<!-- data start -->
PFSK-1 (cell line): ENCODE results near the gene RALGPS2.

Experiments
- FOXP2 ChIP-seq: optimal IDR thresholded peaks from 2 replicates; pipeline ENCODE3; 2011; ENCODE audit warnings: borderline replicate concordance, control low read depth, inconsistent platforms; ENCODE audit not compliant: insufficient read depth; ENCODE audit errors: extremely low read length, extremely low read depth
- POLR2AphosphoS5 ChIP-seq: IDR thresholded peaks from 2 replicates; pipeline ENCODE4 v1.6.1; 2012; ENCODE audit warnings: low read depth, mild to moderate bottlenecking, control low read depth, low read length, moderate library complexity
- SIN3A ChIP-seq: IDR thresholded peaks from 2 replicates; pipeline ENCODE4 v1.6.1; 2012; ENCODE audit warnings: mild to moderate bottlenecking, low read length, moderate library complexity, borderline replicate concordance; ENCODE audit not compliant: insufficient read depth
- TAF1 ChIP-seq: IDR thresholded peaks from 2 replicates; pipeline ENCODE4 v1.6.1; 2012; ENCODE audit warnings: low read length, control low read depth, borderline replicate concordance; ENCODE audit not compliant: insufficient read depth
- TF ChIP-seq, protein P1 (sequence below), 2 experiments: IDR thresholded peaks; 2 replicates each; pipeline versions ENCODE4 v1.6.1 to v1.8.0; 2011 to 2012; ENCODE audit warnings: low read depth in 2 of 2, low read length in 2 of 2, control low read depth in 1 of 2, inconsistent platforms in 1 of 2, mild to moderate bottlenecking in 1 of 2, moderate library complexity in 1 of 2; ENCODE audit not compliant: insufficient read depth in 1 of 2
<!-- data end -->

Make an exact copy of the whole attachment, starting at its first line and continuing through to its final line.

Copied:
PFSK-1 (cell line): ENCODE results near the gene RALGPS2.

Experiments
- FOXP2 ChIP-seq: optimal IDR thresholded peaks from 2 replicates; pipeline ENCODE3; 2011; ENCODE audit warnings: borderline replicate concordance, control low read depth, inconsistent platforms; ENCODE audit not compliant: insufficient read depth; ENCODE audit errors: extremely low read length, extremely low read depth
- POLR2AphosphoS5 ChIP-seq: IDR thresholded peaks from 2 replicates; pipeline ENCODE4 v1.6.1; 2012; ENCODE audit warnings: low read depth, mild to moderate bottlenecking, control low read depth, low read length, moderate library complexity
- SIN3A ChIP-seq: IDR thresholded peaks from 2 replicates; pipeline ENCODE4 v1.6.1; 2012; ENCODE audit warnings: mild to moderate bottlenecking, low read length, moderate library complexity, borderline replicate concordance; ENCODE audit not compliant: insufficient read depth
- TAF1 ChIP-seq: IDR thresholded peaks from 2 replicates; pipeline ENCODE4 v1.6.1; 2012; ENCODE audit warnings: low read length, control low read depth, borderline replicate concordance; ENCODE audit not compliant: insufficient read depth
- TF ChIP-seq, protein P1 (sequence below), 2 experiments: IDR thresholded peaks; 2 replicates each; pipeline versions ENCODE4 v1.6.1 to v1.8.0; 2011 to 2012; ENCODE audit warnings: low read depth in 2 of 2, low read length in 2 of 2, control low read depth in 1 of 2, inconsistent platforms in 1 of 2, mild to moderate bottlenecking in 1 of 2, moderate library complexity in 1 of 2; ENCODE audit not compliant: insufficient read depth in 1 of 2